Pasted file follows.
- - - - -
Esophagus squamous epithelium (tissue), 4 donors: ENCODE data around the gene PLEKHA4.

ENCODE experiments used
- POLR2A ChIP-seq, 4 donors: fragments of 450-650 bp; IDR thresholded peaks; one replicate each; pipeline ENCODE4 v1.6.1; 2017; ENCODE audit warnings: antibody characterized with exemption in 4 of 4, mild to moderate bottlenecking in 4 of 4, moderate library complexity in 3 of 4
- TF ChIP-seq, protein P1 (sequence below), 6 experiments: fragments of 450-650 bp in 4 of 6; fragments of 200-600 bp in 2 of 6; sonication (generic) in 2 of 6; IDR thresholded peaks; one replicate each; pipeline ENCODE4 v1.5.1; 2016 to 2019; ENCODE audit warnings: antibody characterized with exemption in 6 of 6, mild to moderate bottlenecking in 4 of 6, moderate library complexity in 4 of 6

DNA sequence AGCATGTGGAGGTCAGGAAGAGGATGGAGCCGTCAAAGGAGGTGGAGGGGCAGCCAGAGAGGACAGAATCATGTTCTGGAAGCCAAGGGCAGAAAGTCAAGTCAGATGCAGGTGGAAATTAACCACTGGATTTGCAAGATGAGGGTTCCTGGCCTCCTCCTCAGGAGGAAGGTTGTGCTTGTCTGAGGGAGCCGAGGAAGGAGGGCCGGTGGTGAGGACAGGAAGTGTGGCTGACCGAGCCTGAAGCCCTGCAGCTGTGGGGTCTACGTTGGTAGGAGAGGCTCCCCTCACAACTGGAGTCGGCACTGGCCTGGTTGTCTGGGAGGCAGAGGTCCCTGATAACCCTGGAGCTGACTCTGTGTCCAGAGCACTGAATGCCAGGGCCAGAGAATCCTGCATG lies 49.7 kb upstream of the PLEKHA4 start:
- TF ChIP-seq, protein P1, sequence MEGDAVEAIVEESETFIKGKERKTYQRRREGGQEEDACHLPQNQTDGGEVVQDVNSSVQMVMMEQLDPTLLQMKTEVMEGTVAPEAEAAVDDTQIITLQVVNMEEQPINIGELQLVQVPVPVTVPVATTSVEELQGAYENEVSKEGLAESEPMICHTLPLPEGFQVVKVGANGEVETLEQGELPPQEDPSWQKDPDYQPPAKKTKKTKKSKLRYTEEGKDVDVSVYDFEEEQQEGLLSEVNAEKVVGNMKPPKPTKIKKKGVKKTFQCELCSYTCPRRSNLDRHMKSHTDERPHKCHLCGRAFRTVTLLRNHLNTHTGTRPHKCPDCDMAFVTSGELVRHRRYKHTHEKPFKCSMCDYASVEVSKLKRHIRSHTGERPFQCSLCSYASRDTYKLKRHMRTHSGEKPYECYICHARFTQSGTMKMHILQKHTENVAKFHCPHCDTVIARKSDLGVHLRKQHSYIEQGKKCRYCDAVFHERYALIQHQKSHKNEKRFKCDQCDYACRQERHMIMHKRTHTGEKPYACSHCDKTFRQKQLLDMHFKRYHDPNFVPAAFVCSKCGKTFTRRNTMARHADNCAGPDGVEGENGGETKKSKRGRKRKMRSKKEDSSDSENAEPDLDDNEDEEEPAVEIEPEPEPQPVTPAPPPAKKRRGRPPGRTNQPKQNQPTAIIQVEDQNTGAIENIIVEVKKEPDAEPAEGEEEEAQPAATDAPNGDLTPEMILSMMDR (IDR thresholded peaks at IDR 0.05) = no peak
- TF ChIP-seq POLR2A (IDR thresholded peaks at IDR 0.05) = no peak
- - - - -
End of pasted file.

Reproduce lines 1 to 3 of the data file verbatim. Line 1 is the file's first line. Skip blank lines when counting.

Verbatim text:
Esophagus squamous epithelium (tissue), 4 donors: ENCODE data around the gene PLEKHA4.

ENCODE experiments used
- POLR2A ChIP-seq, 4 donors: fragments of 450-650 bp; IDR thresholded peaks; one replicate each; pipeline ENCODE4 v1.6.1; 2017; ENCODE audit warnings: antibody characterized with exemption in 4 of 4, mild to moderate bottlenecking in 4 of 4, moderate library complexity in 3 of 4